Bulgaria warns of new gas crisis

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Bulgarian Economy and Energy Minister Dragomir Stoynev warned yesterday (6 November) of a possible repeat of the 2009 gas crisis as a result of the intensified conflict between Russia and Ukraine.

Stoynev said that the pretext for a new gas crisis was Kiev's outstanding debt of some $900 million (€666 million) to Russian gas exporters Gazprom. The Bulgarian minister added that the real reason there could be a gas crisis was Ukraine's plan to sign an association agreement with the EU at the 28-29 November Vilnius summit.

"I am concerned about the development of the talks between the two countries. I strongly hope the nightmare in the winter of 2009 will not be repeated. Such a risk exists at this stage," the minister said after the regular meeting of the Council of ministers, as quoted by the news website Kapital.

In the winter of 2009, a payment dispute between Russia and Ukraine left part of Europe without gas, showing the vulnerability of several EU countries as they depend on only one gas supplier (see background).

In late October, Moscow accused Kiev of holding debts of $882 million and warned that it may halt gas supplies. Ukrainian Energy Minister Eduard Stavitsky admitted that his country was late in paying for the gas, but said he hoped that the problem would soon be solved.

But despite Russia’s assurances that the conflict was not political, this week Kapital reported that the pressure from Moscow may have been due to Ukraine’s plans to sign an association agreement with the EU. The news website referred a warning from Russian Prime Minister Dmitry Medvedev that Kiev would no longer be able to rely on loans from Moscow if it signed the deal.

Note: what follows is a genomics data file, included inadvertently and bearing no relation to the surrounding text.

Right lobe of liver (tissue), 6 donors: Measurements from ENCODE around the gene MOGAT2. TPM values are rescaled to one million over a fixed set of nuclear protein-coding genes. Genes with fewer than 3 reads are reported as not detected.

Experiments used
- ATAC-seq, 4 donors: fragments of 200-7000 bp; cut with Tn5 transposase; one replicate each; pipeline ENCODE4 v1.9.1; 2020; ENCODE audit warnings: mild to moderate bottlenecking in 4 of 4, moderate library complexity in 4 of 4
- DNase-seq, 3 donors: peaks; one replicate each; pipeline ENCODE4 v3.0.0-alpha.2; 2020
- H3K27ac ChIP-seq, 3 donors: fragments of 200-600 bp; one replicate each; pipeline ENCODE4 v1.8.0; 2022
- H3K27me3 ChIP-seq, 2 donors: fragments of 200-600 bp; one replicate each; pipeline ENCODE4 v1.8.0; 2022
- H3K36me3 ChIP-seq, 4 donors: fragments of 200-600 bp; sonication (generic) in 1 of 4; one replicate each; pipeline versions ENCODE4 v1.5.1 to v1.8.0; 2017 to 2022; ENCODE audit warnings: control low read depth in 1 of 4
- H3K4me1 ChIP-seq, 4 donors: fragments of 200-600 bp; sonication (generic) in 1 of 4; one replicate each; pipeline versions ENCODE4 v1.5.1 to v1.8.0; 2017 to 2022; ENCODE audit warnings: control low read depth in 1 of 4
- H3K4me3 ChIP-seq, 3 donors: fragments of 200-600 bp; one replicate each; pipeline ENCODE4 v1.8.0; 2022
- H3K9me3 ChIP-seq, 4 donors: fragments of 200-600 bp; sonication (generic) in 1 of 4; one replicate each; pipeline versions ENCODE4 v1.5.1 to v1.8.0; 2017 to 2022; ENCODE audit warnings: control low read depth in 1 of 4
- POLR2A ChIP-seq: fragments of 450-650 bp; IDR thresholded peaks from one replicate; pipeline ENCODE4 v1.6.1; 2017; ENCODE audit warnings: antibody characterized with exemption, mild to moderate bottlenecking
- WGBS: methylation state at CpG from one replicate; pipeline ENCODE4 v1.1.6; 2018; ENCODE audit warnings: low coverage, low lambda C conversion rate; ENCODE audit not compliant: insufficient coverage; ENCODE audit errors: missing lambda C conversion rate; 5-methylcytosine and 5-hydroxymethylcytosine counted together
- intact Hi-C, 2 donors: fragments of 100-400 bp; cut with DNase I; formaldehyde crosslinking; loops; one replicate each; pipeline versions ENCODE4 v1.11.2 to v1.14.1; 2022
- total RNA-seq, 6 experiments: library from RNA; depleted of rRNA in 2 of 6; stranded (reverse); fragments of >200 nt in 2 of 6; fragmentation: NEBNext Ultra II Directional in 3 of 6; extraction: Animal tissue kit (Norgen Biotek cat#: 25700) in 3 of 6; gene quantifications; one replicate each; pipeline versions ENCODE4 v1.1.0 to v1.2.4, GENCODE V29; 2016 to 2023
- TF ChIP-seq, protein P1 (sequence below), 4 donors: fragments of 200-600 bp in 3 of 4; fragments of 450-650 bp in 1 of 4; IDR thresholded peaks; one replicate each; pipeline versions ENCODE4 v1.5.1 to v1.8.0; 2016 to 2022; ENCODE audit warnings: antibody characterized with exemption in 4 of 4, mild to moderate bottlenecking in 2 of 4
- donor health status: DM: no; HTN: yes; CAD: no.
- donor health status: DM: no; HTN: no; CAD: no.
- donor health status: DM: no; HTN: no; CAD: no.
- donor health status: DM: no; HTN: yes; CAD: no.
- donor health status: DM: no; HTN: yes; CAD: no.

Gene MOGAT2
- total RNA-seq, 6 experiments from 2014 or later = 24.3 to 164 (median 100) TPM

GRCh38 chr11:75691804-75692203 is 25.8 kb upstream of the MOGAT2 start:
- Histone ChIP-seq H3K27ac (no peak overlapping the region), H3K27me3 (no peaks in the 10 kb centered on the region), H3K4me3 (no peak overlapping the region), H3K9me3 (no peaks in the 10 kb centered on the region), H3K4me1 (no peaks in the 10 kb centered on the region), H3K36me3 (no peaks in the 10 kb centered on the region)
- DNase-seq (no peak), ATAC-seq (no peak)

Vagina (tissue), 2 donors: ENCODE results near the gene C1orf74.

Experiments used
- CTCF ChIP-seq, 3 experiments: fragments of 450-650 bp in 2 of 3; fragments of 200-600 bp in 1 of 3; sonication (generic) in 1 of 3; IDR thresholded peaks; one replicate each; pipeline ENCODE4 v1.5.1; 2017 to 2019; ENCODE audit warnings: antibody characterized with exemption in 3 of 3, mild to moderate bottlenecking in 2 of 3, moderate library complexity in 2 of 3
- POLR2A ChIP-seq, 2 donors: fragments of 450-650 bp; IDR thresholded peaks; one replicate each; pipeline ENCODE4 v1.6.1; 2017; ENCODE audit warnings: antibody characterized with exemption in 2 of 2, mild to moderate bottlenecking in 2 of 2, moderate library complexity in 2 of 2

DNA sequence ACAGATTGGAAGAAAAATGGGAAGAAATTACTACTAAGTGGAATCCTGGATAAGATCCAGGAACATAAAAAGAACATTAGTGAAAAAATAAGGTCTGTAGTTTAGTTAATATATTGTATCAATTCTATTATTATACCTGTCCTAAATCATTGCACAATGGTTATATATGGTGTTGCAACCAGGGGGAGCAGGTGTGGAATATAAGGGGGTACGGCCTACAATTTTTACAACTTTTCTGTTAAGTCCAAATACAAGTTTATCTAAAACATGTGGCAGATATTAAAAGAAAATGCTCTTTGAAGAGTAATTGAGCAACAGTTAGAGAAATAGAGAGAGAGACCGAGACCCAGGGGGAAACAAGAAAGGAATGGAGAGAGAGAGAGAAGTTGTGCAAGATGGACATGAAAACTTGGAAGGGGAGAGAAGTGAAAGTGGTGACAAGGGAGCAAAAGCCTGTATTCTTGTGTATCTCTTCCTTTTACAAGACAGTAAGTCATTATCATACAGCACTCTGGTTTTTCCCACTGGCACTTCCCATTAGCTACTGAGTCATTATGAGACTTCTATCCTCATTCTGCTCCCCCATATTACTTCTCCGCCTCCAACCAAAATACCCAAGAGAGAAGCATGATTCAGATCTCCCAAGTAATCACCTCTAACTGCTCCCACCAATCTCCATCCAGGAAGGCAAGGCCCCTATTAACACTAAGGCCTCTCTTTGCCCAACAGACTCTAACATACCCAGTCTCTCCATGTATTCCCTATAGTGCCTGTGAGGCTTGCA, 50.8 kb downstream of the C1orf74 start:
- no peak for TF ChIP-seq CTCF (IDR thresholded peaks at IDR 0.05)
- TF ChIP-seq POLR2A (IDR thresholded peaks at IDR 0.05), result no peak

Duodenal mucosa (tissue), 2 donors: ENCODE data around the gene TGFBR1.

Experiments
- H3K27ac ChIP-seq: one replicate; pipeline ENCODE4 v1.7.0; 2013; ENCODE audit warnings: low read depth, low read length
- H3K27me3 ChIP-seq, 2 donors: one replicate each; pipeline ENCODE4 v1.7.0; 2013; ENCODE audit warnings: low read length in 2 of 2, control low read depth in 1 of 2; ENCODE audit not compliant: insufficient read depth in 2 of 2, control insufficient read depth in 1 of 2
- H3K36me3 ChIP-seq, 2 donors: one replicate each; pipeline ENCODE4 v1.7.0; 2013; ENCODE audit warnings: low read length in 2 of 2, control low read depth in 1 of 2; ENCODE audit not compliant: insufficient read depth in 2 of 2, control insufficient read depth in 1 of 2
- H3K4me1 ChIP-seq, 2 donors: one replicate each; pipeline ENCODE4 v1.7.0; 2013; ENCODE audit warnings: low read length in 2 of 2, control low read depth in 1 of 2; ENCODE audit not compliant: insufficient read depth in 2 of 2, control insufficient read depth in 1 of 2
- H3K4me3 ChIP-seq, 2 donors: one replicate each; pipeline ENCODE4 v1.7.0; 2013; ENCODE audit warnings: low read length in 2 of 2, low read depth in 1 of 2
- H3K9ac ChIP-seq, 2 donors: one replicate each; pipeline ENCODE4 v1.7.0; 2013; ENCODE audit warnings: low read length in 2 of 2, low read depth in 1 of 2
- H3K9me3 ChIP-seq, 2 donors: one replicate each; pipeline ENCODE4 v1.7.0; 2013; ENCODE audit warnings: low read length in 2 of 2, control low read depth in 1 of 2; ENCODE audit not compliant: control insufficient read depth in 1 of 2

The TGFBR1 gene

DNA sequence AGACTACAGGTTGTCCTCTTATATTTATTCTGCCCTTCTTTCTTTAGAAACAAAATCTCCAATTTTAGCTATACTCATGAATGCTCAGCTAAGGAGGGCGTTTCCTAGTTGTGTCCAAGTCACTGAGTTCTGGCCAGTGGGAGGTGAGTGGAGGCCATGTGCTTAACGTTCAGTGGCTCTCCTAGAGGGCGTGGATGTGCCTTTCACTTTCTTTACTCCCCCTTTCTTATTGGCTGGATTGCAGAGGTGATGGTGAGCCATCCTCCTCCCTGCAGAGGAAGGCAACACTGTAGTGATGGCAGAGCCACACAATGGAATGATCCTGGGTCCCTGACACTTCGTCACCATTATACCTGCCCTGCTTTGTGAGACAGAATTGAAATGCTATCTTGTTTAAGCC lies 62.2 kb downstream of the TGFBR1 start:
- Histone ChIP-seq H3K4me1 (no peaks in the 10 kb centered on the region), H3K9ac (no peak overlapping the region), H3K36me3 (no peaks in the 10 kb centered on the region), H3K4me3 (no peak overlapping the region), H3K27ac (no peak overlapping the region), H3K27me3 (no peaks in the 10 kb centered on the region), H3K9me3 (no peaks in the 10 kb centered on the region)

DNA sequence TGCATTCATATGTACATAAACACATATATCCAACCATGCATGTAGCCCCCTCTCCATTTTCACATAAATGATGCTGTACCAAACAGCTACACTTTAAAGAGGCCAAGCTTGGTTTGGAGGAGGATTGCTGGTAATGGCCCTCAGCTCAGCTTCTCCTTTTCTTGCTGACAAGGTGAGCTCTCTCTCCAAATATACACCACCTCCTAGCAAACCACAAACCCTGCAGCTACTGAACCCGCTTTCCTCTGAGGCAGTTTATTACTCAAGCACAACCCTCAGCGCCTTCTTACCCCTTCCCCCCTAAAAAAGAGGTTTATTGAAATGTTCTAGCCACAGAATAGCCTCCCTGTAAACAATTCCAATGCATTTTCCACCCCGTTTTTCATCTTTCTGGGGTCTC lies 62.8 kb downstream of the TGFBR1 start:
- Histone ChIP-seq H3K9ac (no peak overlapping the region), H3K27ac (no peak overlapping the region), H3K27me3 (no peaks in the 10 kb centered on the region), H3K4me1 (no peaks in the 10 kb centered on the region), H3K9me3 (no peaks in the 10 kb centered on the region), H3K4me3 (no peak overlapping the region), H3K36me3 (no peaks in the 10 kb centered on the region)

Hidden motivations?

Kapital, a reputed economic media, also said that Stoynev may have had a hidden motivation for voicing fears about Ukraine’s handling of the gas controversy. His warnings may be interpreted as an argument in favour of Bulgaria’s surprising decision to symbolically start the construction of the South Stream gas pipeline, a Gazprom-favoured project intended to bring gas to Europe bypassing Ukraine.  

On 4 November, the village of Rasovo in the Montana municipality of Bulgaria, near the border with Serbia, hosted a ceremony for the welding of the first joint of the South Stream pipeline.

Gazprom’s CEO, Alexey Miller, was in Bulgaria for the occasion, watching the event from Sofia via video together with Bulgarian Prime Minister Plamen Oresharski.

“With the South Stream transit risks are gone forever,” Miller was quoted as saying.

The Russian gas will arrive in Bulgaria via an offshore pipeline to Galata, near the city of Varna. The South Stream pipeline will stretch 2400 km and by 2019 could have a 64 billion cubic metre annual capacity (bcm/y), delivering natural gas to Bulgaria, Serbia, Hungary, Slovenia, and Austria and Italy in one direction and Croatia, Macedonia, Greece and Turkey in a second.

According to observers, the ceremony of the first welding was a public relations stunt, intended to impress Kyiv. Many uncertainties over the project remain and the Commission says it has not seen any blueprints of the project yet.

Some Bulgarian opposition centre-right forces claim that the South Stream project will further increase Bulgaria’s energy dependence from Russia, and that by staging the ceremony the government of Oresharski has taken the side of Russia ahead of the Vilnius summit.